The death of a humble clergyman in 1877 leads amateur sleuths Violet Paget and John Singer Sargent into a medieval world of saints and kings-including the legendary Arthur-as they follow a trail of relics and antiquities lost since the destruction of Glastonbury Abbey in 1539. Written in alternating chapters between the two time periods, The Spoils of Avalon creates a sparkling, magical mystery that bridges the gap between two worlds that could hardly be more different-the industrialized, Darwinian, materialistic Victorian Age and the agricultural, faith-infused life of a medieval abbey on the brink of violent change at the hands of Henry VIII and Thomas Cromwell. First in a new series of historical mysteries, The Spoils of Avalon introduces two unlikely detectives and life-long friends-beginning as young people on the verge of making their names famous for the next several decades throughout Europe and America: the brilliant and brittle Violet Paget, known as the writer Vernon Lee, and the talented, genial portrait painter John Singer Sargent.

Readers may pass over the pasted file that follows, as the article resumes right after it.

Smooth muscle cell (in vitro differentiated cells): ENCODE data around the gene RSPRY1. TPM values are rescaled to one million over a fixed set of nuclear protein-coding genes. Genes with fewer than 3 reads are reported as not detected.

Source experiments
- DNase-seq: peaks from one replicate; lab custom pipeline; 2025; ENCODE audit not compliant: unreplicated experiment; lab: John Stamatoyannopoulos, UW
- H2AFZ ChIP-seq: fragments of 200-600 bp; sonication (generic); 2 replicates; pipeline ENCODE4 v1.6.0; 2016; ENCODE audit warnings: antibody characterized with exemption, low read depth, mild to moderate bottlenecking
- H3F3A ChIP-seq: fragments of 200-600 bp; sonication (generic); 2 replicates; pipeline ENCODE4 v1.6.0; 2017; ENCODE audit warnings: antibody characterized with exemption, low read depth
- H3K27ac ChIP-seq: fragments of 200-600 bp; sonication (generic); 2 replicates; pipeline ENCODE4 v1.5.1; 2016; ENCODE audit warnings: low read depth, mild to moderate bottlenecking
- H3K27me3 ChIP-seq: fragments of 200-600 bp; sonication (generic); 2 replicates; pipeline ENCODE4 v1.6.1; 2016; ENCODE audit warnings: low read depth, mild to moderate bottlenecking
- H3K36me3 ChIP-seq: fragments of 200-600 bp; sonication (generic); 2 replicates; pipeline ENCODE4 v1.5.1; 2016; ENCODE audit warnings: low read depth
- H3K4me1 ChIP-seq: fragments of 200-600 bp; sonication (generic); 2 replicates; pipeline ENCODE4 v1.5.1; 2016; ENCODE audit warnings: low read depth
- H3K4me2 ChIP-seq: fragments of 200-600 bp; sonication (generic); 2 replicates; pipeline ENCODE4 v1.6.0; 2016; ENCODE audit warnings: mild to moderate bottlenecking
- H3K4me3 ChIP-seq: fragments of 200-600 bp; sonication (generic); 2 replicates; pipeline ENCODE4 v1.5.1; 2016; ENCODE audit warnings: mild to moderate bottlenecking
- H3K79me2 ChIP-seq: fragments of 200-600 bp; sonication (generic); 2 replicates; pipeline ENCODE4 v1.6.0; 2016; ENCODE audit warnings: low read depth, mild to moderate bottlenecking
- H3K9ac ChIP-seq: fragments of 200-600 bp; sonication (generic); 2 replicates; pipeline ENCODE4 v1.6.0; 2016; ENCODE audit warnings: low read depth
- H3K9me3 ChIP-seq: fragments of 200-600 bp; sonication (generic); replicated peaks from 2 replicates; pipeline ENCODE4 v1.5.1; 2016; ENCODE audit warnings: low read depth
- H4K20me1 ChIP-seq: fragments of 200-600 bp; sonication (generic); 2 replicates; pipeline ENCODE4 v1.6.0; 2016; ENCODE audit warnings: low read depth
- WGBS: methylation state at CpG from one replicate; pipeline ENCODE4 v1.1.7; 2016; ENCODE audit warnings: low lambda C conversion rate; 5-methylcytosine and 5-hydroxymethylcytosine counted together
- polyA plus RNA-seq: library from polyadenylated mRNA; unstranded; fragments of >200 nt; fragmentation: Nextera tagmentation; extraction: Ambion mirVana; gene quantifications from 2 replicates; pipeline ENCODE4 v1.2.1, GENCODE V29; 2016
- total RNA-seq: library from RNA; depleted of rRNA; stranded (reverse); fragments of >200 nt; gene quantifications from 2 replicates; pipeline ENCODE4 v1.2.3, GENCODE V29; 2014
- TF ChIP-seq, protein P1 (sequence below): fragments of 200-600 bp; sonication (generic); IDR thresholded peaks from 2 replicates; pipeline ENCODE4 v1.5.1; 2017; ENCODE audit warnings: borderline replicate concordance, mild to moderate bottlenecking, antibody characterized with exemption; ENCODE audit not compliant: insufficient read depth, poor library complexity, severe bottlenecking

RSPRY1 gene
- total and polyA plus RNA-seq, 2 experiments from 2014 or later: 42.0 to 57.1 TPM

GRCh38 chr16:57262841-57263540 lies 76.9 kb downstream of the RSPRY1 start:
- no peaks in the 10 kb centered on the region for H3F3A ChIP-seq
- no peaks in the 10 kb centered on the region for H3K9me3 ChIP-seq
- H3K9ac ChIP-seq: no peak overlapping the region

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Writing a novel in two different time periods is nothing new but doing it really well is not so easy. The Spoils of Avalon is, to my way of thinking, a prime example of doing it oh, so very well. I was intrigued when offered the chance to read and review this because I’m fond of both the Arthurian legend and its time and the Victorian period for historical fiction and historical mysteries (not to mention pure historical nonfiction). Ms. Burns not only didn’t fail me, she gave me one of the best reads I’ve had all year. The first thing I have to mention is the tone of the alternating chapters. By that, I mean there is no mistaking whether it’s 1539 or 1877 because the author has such a fine sense of the language and the syntax of each time and the events that were occurring, historically speaking. Henry VIII and Thomas Cromwell were in the midst of destroying the monasteries in 1539 and the fear and disillusionment felt by the Abbot, the young monk, Arthur, and other abbey monks who gave their loyalty to the Church is palpable. Looking back from today, we know how Henry and Cromwell rampaged through all the church holdings, taking their wealth for the Crown and leaving the English Church in ruins. Contrasted with that time is the Victorian era and it’s industrialization and the beginnings of women’s freedoms. Violet and John speak in the mode of language you would anticipate and show the signs of modernity that would have certainly been evident in 1877 England. The characters, primarily Arthur, John and Violet, all came to life for me. I felt the Abbot’s distress and Arthur’s devotion to the man while he was having doubts about his own future as a monk. Seeing Arthur in a teenaged role was interesting, lending a new facet to the king he was to become. John’s love of art, in this time before he gained fame, runs throughout the story and it’s his eye for detail that makes him such a good sleuth. Then there’s Violet, a woman I had not heard of before who made a name for herself as a writer in a man’s world. In Ms. Burns’ hands, Violet is incredibly engaging and intelligent with a wit that enlivens her conversations. She has joined the small group of Victorian sleuths I call my favorites. Getting to the bottom of how Reverend Crickley met his untimely end is, of course, the core of the tale and it’s a very pleasing bit of sleuthing that John and Violet take on. Is the less-than-totally-charming Lord Parke somehow involved? The housekeeper, Mrs. Barnstable? The lawyer Wattendall? And what is the motive behind the death? Anyone in search of a truly engaging mystery with depth of character and plot and interesting historical settings would do well to pick up The Spoils of Avalon, first in what I hope will be a very long series.